Here are 7 simple and important steps that will help you save time, evaluate candidates better and avoid mistakes when evaluating potential new members of the team.
1) When you get the resume -Take a moment to ask the recruiter:
What did you like about their experience?
Do you have any areas where you would like me to dig a little deeper?
Sometimes, recruiters will be guarded to answer some of these questions because they want you to create your own opinion, but assuming that you are working effectively as a team, the goal of this is to make the best decision for the organization.
2) Pick a couple of things from the resume to ask about - And look up! At the candidate. Remember, you are interviewing the person, not a piece of paper, so spend the time you have with the candidate evaluating not only what they are saying, but how they are saying it. Ask questions about their aptitude to fulfill the job you are hiring for. Plan 5-8 questions ahead of time. Listen to their words and evaluate their demeanor.
3) Avoid chit-chatting - This is never good for interviews. The moment you introduce yourself to the candidate, the interview starts - Avoid talking about how they got there, their families, kids, health or anything personal. Focus 100% on the task at hand - which is: Is this candidate going to add value to your organization?
A little extra (watch video for more):
A lot of interviewers get in trouble for asking inappropriate questions during an interview, especially "innocent" questions that reveal candidate's possible age, marital status, military status, etc.
If they volunteer information, that’s okay. But don't dig into it. Just move from the subject as quickly as you can and get back to your job-related questions.
4) Break the ice appropriately - If you find it weird to get straight to the interview questions, break the ice by getting them to tell you about their feelings around the opportunity in your company.
How did you find out about this job?
What do you like about our company?
What excites you the most about this position?
5) Do the least of the talking - Yes, answer their questions, tell them why you love to work there and what your responsibilities are, but be concise and allow most of the time to be for the candidate to talk. Remember, you are evaluating this person, so give them the chance to demonstrate how they are, think and what they can do.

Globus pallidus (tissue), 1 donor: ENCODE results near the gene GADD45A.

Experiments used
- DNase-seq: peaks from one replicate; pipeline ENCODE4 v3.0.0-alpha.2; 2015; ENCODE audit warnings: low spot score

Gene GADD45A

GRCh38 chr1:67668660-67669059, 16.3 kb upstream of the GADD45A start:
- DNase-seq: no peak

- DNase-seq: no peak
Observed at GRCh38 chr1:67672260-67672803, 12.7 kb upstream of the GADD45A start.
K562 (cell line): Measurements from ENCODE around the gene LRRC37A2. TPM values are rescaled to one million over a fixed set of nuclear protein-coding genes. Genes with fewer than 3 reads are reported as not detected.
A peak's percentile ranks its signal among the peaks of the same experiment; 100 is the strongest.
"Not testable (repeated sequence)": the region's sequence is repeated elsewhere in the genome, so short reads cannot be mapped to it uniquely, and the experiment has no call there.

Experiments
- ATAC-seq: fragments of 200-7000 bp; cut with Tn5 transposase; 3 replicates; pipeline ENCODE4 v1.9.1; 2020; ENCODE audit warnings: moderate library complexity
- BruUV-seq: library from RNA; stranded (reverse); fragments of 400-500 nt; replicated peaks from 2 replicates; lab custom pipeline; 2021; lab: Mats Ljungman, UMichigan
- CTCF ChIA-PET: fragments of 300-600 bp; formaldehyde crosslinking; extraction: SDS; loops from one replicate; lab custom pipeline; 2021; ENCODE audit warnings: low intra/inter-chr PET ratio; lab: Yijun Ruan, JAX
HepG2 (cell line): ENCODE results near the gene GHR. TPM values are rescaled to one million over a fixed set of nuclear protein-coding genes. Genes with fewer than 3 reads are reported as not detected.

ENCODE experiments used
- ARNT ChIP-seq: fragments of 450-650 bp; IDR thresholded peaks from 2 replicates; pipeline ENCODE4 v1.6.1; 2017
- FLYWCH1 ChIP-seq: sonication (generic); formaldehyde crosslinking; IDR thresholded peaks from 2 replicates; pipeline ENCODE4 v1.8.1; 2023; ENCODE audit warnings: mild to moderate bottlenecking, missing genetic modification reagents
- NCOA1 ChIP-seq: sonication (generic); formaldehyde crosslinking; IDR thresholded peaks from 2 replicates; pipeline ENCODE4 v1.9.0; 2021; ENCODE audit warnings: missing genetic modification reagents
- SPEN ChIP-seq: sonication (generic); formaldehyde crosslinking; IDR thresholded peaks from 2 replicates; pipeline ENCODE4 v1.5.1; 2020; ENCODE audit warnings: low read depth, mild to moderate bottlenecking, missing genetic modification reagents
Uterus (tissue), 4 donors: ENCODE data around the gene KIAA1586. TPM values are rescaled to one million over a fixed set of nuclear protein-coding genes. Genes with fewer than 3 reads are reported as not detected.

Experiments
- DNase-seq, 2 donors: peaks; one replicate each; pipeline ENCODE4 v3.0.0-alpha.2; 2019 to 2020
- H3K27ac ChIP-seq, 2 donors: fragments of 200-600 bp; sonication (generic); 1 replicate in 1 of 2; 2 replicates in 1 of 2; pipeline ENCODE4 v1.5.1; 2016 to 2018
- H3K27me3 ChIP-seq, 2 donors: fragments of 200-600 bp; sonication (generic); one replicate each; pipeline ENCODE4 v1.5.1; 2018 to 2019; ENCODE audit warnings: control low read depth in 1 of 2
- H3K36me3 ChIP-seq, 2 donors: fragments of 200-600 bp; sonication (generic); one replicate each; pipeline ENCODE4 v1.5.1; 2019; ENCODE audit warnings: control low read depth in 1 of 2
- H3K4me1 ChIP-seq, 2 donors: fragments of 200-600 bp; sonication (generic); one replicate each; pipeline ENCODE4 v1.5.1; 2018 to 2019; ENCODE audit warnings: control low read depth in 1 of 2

6) Plan your time well - Start your interview on time and finish on time. It’s the most professional thing you can do. Also, leave time for the candidate to ask you questions.
7) Be a nice human being - Going through an interview is a stressful experience, so expect the candidates to be a little nervous. Make them feel that it is OK to feel that way.
Leadership Advice: Right after you are done with the interview, and in order to stay as objective as possible, make notes about what you liked about this candidate, any concerns or follow up questions you would like recruiters or next interviewers to ask.
Also, answer the question: If you had to decide right now, would you hire them? This is a YES or NO. And why YES or NO. This will help recruiters support you better and also keep your thoughts fresh during hiring decision meetings.
What’s your biggest challenge as an interviewer? Let me know in the comments. I'm happy to help answering questions or thoughts you may have!
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Mariana Jaeger is a Leadership Development and Performance Success expert and has successfully trained, mentored and coached hundreds of people in her career. To learn more about Mariana, click here